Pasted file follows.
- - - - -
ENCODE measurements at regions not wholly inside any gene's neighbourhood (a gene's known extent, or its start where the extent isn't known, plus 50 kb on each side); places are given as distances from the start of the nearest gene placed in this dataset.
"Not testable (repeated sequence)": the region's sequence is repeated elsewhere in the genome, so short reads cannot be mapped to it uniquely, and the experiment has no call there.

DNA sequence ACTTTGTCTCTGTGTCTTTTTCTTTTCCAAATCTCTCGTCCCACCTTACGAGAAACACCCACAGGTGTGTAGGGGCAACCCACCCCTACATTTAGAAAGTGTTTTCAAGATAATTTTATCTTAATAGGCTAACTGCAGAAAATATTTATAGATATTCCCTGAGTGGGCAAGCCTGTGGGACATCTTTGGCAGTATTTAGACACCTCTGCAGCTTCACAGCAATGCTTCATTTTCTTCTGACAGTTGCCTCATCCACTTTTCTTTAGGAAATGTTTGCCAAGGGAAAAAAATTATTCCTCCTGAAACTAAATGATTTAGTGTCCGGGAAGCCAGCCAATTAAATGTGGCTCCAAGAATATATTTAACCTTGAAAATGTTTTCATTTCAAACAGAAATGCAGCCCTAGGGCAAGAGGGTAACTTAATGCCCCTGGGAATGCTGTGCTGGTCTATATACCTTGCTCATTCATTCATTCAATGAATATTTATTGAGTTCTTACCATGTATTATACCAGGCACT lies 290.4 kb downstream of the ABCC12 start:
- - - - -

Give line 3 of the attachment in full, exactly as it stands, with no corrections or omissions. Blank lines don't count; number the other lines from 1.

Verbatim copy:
DNA sequence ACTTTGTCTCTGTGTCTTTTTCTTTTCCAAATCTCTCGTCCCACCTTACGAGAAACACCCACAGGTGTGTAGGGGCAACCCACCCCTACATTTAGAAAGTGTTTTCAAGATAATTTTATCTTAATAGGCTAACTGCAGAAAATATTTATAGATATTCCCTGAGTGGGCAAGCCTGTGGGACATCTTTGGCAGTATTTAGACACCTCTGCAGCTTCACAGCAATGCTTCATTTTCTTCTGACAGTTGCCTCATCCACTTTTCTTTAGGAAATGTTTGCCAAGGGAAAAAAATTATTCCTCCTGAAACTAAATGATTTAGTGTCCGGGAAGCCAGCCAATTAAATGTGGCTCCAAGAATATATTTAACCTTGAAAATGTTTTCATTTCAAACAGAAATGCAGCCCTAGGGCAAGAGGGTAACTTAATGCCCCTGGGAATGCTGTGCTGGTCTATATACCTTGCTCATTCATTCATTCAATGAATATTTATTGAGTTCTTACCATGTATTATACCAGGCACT lies 290.4 kb downstream of the ABCC12 start: